This plant has a fascinating feature – it can revert. This means that its variegated leaves revert and have an entirely green appearance. I think you’ll agree that this feature is one of the most compelling a plant can have. No wonder everyone wants a White Fusion to be part of their collection!
The Royal Horticultural Society (RHS) claims that pure green plants mutated and created variegated plants.
Another outstanding feature (and the list is long) of White Fusions, is that if the reversion affects the entire plant, you won’t be able to get a variegated plant again by propagation. However, if reversion affects only one part, the new plant will be half green and half variegated. How strange!
The Peacock plant is relatively small compared to most other common indoor plants.
It can grow up to 2 feet in height and about 1 foot in width, which means this Calathea can fit anywhere in your home. However, the ideal place for this plant depends on other conditions.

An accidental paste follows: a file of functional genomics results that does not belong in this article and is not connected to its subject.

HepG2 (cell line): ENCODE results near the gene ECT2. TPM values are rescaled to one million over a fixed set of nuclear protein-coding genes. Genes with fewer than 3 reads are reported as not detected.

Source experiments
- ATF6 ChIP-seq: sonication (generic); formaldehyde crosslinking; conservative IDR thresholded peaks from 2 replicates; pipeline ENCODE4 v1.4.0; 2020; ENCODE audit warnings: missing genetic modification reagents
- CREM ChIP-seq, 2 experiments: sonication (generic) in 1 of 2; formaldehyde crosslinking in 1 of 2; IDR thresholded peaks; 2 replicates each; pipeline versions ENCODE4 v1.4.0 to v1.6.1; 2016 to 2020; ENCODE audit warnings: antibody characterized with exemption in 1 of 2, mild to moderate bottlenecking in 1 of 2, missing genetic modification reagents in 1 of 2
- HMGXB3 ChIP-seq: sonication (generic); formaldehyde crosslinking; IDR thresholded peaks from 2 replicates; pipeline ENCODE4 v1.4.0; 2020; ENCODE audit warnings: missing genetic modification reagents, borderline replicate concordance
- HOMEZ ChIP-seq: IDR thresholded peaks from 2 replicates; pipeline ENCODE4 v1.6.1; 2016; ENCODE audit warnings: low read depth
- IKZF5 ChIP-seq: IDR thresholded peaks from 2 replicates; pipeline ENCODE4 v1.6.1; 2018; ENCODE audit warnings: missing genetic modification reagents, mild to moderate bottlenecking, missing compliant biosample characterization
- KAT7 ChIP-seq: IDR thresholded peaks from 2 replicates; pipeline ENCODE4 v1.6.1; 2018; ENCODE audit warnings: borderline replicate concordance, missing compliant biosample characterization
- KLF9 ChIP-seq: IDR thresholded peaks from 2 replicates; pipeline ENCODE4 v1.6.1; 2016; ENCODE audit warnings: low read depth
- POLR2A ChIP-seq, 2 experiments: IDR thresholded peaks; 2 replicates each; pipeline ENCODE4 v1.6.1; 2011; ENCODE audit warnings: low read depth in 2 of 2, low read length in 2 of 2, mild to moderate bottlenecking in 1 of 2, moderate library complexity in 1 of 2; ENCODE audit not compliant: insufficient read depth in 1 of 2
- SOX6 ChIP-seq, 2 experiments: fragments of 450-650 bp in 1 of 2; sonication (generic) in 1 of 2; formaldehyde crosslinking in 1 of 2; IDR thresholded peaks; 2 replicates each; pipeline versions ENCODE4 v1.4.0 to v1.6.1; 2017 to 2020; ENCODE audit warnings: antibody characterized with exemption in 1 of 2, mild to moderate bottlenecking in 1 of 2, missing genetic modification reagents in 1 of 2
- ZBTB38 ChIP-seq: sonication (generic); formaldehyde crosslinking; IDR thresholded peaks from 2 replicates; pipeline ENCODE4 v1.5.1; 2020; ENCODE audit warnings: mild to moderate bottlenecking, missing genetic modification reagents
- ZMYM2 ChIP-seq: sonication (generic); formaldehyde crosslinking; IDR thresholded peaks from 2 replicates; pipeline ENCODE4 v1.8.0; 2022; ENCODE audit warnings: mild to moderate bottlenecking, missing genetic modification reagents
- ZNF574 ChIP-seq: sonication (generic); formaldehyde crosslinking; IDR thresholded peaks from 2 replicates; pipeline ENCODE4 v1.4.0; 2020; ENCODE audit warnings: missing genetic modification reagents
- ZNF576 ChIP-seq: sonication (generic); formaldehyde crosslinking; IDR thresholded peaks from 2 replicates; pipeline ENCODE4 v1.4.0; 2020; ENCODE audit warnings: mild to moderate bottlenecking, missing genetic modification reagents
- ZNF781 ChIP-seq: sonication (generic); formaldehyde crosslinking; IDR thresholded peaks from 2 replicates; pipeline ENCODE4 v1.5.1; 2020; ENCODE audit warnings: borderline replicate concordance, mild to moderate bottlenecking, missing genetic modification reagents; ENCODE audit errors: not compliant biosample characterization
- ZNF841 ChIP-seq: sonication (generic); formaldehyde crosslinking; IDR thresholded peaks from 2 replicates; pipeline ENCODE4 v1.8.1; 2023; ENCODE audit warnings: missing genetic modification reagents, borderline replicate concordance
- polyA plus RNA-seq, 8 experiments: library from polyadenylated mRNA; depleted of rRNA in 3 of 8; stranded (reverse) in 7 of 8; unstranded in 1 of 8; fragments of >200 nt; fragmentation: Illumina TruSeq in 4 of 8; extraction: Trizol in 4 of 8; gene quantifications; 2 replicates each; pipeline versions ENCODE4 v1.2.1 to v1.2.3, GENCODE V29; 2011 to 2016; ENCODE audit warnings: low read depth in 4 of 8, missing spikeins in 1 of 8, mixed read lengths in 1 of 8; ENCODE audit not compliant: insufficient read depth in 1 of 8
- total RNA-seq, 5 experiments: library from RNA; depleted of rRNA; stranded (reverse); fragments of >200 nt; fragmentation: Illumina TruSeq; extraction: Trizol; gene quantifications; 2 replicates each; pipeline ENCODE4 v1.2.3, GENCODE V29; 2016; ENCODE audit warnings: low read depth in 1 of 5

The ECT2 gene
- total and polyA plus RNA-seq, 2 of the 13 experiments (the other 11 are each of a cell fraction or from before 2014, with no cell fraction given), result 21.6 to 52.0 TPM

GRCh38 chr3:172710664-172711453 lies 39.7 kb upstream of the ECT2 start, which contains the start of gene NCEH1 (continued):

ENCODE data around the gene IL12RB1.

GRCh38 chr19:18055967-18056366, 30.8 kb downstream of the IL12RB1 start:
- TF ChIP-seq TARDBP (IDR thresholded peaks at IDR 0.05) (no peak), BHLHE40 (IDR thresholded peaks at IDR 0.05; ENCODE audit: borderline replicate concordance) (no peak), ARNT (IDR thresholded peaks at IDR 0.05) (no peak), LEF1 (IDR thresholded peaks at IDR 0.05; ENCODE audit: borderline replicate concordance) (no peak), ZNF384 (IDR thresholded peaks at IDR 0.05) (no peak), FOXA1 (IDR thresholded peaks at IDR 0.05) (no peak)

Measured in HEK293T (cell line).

This Calathea plant has dark green leaves with white patterns. The undersides of the leaves have a fascinating magenta shade that extends to the stems.
The great thing is that the leaves grow quickly, so you won’t have to wait long to enjoy the view.
The White Fusion produces small flowers in its native habitat. They can be purple, white, or yellow (ideally combined with leaves). However, when grown as an indoor plant there’s a slight chance you’ll see it blooming.
Don’t worry, where there’s a will, there’s a way! You might discover the secret to getting it blooming once you learn how to grow it! Stay tuned for more info.
The White Fusion has a medium growth rate.
It’s a compact shrub that gets bushy over time, and the lower leaves grow close to each other.
Calathea White Fusion Care Guide
The White Fusion is quite demanding compared to other popular houseplants. It needs sun exposure, however too much sun exposure can damage the plant, as can too little.